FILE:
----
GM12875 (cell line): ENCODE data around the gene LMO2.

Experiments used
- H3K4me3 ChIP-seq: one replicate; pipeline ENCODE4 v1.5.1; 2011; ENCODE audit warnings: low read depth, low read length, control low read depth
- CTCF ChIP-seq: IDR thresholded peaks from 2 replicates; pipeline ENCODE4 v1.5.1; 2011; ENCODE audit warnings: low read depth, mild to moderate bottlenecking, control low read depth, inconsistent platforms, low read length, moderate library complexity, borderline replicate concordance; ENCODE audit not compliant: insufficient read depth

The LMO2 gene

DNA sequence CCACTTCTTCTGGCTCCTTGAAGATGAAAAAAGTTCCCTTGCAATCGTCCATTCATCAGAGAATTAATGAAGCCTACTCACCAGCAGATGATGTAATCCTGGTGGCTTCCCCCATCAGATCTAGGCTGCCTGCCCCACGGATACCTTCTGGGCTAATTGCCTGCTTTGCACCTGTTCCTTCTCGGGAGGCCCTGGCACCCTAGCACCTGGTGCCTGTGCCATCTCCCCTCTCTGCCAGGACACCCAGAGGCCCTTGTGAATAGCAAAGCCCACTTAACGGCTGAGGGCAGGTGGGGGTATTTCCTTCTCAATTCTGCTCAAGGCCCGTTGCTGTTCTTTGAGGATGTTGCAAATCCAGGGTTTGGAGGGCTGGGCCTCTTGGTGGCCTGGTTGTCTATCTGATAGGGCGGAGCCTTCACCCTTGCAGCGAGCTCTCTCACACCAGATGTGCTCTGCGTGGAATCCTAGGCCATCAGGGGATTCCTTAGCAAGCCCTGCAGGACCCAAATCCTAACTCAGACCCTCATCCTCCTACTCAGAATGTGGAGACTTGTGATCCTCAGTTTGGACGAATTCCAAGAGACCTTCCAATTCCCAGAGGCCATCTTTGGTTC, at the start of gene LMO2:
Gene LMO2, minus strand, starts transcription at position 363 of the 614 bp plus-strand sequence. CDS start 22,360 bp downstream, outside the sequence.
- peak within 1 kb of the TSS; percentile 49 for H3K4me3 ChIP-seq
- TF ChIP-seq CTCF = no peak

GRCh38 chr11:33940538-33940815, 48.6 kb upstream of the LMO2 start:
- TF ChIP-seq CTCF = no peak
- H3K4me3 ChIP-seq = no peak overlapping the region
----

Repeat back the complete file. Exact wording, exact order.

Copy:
GM12875 (cell line): ENCODE data around the gene LMO2.

Experiments used
- H3K4me3 ChIP-seq: one replicate; pipeline ENCODE4 v1.5.1; 2011; ENCODE audit warnings: low read depth, low read length, control low read depth
- CTCF ChIP-seq: IDR thresholded peaks from 2 replicates; pipeline ENCODE4 v1.5.1; 2011; ENCODE audit warnings: low read depth, mild to moderate bottlenecking, control low read depth, inconsistent platforms, low read length, moderate library complexity, borderline replicate concordance; ENCODE audit not compliant: insufficient read depth

The LMO2 gene

DNA sequence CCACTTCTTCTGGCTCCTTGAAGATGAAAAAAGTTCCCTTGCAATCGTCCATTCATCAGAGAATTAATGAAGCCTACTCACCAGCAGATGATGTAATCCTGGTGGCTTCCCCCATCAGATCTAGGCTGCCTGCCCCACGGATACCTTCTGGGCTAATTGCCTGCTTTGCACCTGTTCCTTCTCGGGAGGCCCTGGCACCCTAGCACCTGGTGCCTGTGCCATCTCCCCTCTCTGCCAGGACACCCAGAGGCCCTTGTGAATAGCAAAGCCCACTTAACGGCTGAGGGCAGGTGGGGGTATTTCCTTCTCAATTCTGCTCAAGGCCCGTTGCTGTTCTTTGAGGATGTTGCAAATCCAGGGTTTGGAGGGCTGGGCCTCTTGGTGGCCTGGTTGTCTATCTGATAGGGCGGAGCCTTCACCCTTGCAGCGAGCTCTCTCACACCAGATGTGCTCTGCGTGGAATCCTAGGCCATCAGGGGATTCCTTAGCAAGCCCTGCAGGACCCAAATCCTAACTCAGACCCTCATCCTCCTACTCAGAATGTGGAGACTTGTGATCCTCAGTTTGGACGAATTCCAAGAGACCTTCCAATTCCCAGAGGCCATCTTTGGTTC, at the start of gene LMO2:
Gene LMO2, minus strand, starts transcription at position 363 of the 614 bp plus-strand sequence. CDS start 22,360 bp downstream, outside the sequence.
- peak within 1 kb of the TSS; percentile 49 for H3K4me3 ChIP-seq
- TF ChIP-seq CTCF = no peak

GRCh38 chr11:33940538-33940815, 48.6 kb upstream of the LMO2 start:
- TF ChIP-seq CTCF = no peak
- H3K4me3 ChIP-seq = no peak overlapping the region